Nobel Laureate Lecture Series: Bruce Beutler
July 19 @ 17:00 - 19:00
Germline mutagenesis to identify essential components of the mammalian immune system
Formerly a slow and arduous process, forward genetics in mammals has recently become much faster. It is now limited only by the rate at which mutations can be screened for their phenotypic effects. When a phenotype is detected, its mutational cause is usually identified immediately, whether it is well known or novel. Not only the causative mutation, but all non-causative mutations as well, are detected and recorded in the process. In this way, many genes are exonerated as others are implicated in the biological phenomena under study. Even relatively weak phenotypic effects can be detected and ascribed to causative mutations with confidence in quantitative screens. During the past few years, more than 1,000 phenotypes have been ascribed to causative mutations using the new high-throughput approach. At present writing, we have damaged or destroyed about 36% of all genes and examined the mutant alleles twice or more in the homozygous state using an average of 88 assays per mouse. Many new immunodeficiencies have been identified, and a general impression of the cause of more common disease phenotypes, such as allergy, has emerged from our work.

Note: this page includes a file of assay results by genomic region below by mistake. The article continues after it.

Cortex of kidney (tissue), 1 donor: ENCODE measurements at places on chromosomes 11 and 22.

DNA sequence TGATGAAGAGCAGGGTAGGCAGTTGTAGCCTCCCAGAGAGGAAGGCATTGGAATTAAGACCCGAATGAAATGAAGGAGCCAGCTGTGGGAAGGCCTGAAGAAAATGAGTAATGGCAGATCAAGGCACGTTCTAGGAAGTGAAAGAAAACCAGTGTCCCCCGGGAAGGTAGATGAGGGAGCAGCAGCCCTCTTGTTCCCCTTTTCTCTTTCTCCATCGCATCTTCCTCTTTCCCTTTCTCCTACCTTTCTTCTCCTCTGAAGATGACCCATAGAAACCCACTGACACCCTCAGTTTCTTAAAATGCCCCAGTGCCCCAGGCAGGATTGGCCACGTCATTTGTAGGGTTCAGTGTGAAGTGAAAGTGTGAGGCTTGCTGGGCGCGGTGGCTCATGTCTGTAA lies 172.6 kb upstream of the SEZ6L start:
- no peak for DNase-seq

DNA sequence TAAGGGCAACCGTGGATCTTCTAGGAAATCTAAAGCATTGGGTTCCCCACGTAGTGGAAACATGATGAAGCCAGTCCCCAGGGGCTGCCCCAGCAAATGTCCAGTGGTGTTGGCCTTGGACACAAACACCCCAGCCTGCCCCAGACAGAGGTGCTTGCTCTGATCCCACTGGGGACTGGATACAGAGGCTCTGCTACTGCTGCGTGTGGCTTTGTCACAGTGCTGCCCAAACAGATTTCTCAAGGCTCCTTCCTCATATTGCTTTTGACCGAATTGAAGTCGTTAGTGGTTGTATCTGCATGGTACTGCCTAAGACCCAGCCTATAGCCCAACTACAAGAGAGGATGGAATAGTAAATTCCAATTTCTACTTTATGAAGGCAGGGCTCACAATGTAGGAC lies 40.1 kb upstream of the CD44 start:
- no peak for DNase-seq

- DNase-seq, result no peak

Dr. Bruce Beutler studied medicine at the University of Chicago. Early in his career he isolated mouse TNF, and discovered its inflammatory properties. Later he developed TNF inhibitor proteins that found widespread use in clinical medicine. Using genetics, and taking the TNF response as a biological endpoint, he then identified Toll-like receptor 4 as the mammalian sensor of bacterial lipopolysaccharides. These groundbreaking studies of innate immune sensing and response earned Beutler the 2011 Nobel Prize in Physiology or Medicine (shared with J. Hoffmann and R. Steinman). Beutler directs the Center for the Genetics of Host Defense, UT Southwestern Medical Center, Dallas, TX.
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